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Meet our Trauma Team

The Trauma Services team is responsible for all aspects of Phoebe’s Trauma program, including:

  • Safety and quality care review through the Trauma Performance Improvement & Patient Safety Program
  • Hospital and medical staff compliance with American College of Surgeons Committee on Trauma (ACS-COT) guidelines and the State of Georgia regulations
  • Administrative and financial responsibilities
  • Trauma education for health care providers
  • Injury prevention education to the community

Leon Dent, MD

Medical Director, Trauma Program


Brandi D. Fitzgerald, BSN

Manager, Trauma Program


The Trauma & Acute Care Surgery Clinical Team consists of surgeons, advanced practitioners and clinical staff specializing in general surgery, trauma and surgical critical care medicine. This team provides and coordinates care for trauma and acute care surgery patients throughout the entire care continuum, including the Emergency Department, Operating Room, Intensive Care Unit, surgical floor and outpatient clinic.

The Orthopaedic Trauma & Reconstructive Surgery Team (OTRST) provides care to trauma patients with orthopaedic injuries. The team consists of orthopaedic surgeons and advanced practitioners with specialized trauma training in the care of patients with complex orthopaedic injuries such as fractures, fractures near joints and pelvic fractures. Our experienced orthopedic surgeons, advanced practice providers and ambulatory clinical staff have extensive specialized orthopedic trauma training.

(OTRST) Orthopaedic Surgeons:

  • Blake Burkert, MD
  • Thomas Darden, MD
  • Melissa Lawrence, DO
  • Nur Nurbhai, MD
  • Eddie Powell, II,  MD
  • Troy Skidmore, DO
  • Aniefiok Uyoe, MD
  • Mark Wolgin, MD

What is a Trauma Center?

Although an emergency room also treats ill and injured patients, a trauma center is specifically equipped and staffed to treat severe, life-threatening injuries, including blunt force and penetrating trauma. Each trauma center is part of a larger system that uses state and local resources — hospitals and specialized equipment, physicians, surgeons, healthcare staff, ambulances, helicopters,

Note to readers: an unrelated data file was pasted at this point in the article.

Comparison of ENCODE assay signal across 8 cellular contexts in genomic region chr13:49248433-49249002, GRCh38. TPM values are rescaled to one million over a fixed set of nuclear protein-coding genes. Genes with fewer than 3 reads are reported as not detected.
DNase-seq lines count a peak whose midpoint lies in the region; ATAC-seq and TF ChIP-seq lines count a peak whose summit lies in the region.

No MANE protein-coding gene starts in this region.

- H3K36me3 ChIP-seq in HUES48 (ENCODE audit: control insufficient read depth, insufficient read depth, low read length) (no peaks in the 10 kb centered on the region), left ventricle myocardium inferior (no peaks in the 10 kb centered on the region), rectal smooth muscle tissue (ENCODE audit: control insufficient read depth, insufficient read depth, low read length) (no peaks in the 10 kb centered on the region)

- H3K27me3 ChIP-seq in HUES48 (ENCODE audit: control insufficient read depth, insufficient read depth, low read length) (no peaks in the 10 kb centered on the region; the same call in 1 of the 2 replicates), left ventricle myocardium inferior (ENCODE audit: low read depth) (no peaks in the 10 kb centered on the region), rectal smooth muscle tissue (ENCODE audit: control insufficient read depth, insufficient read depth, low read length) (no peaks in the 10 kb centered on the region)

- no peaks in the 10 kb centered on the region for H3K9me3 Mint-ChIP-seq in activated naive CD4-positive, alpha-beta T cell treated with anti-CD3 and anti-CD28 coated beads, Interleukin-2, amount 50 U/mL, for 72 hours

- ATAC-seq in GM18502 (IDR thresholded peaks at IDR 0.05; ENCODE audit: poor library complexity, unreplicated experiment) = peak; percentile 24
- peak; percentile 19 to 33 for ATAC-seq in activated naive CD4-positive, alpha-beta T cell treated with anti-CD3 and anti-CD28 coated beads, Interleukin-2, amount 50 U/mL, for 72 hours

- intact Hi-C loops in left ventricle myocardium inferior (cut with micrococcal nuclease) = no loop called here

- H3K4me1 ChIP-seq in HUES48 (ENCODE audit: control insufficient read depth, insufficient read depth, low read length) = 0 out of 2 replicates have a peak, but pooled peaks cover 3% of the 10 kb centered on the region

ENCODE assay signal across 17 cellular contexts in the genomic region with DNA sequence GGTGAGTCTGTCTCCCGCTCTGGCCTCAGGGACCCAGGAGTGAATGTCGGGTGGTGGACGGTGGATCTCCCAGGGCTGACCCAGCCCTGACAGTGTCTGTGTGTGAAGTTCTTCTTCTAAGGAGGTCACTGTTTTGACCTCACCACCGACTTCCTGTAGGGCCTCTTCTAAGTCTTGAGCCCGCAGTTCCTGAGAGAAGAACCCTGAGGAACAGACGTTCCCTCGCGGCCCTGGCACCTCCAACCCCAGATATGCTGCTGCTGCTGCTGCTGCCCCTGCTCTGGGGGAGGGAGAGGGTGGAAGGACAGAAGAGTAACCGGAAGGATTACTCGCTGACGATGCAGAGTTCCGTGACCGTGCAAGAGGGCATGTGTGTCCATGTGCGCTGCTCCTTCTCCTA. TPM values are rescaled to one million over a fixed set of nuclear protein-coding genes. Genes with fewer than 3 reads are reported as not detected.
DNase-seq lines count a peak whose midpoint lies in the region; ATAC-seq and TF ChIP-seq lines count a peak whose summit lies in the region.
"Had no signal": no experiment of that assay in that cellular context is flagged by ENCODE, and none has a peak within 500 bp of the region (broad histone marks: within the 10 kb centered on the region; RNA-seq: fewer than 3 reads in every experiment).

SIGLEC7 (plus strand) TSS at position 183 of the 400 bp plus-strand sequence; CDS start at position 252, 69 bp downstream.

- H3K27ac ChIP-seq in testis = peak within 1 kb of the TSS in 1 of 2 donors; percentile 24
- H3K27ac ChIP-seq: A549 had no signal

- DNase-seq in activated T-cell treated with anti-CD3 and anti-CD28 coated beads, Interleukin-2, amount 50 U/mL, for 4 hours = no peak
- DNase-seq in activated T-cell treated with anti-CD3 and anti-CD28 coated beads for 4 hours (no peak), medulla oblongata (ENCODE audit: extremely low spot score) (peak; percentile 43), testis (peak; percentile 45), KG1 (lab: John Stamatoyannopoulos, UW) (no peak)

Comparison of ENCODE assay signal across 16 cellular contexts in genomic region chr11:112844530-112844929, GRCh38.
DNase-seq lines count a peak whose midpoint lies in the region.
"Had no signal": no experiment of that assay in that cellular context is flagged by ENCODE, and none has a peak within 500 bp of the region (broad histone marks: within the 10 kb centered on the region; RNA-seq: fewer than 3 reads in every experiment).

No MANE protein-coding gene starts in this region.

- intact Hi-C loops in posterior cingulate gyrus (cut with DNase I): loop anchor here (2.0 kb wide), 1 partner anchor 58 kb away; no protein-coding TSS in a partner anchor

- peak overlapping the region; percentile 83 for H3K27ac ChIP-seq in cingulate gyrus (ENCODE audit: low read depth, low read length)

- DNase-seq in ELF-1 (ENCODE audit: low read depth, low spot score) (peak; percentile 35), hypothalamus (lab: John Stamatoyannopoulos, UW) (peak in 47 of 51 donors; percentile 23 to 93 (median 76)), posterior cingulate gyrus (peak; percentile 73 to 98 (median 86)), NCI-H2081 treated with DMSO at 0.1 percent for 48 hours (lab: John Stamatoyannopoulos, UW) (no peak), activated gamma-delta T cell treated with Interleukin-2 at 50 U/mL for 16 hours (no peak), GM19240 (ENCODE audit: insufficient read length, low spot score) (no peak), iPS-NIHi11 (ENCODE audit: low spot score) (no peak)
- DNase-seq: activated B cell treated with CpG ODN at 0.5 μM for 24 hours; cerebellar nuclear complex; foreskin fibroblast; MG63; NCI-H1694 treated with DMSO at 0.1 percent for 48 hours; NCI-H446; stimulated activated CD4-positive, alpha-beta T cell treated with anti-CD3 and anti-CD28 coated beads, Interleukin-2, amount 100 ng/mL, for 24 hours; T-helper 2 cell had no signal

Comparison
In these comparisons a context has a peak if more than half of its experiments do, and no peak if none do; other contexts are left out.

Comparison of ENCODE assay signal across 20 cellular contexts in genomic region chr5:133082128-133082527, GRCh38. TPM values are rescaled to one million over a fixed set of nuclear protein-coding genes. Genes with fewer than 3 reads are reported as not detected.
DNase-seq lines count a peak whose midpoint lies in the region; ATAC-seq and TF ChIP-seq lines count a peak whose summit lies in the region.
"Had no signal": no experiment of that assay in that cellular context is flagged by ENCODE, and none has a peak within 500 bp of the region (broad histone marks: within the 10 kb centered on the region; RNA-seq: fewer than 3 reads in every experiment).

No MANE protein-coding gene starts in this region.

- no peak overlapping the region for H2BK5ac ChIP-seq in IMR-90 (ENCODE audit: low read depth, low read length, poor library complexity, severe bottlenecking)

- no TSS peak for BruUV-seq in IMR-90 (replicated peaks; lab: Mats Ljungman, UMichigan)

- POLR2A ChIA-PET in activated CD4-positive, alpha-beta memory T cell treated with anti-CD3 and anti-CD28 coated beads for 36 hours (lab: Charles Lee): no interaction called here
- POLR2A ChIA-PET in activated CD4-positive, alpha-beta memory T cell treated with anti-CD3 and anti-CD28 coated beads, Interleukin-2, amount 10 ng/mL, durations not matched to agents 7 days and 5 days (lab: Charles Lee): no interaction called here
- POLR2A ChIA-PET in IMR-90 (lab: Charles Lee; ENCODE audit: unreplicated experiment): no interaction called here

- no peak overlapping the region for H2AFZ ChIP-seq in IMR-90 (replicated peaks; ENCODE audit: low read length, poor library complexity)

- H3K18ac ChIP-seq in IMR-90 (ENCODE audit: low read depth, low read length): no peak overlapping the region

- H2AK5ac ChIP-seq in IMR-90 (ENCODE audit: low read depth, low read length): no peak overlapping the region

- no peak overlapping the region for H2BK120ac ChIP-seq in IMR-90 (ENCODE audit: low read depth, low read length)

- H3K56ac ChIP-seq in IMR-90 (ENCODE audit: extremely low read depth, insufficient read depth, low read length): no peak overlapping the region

paramedics, and emergency management teams — to achieve the best possible outcomes for patients. Trauma centers grew out of the realization that traumatic injury requires experienced physicians and surgeons who specialize in multidisciplinary treatments and specialized resources available 24 hours a day.

Level II Trauma Center

Phoebe Putney manages trauma patients through criteria for a Level II trauma center. There are four levels of trauma centers defined by the American College of Surgeons Committee on Trauma each with their own requirements:

Level I is the highest level of trauma center verification. In addition to providing clinical care, Level I centers have responsibilities related to trauma medical education and trauma research. Most centers that meet Level I criteria are academic facilities that have active surgical residency programs.

Level II centers generally provide the same level of clinical care as a Level I, but usually do not focus on medical education or trauma research. Some patients with very complex injuries may require transfer to a Level I center.

Level III centers provide trauma assessment, resuscitation, emergency surgery, and stabilization. They are not required to have all the surgical sub-specialties as Level I and II centers and, therefore, will transfer patients to Level I or II centers when appropriate.

Level IV centers provide advanced life support, stabilization, and the ability to transfer patients to Level I or II centers. A Level IV center may be a clinic or hospital in a remote area and may or may not have a physician available 24 hours a day.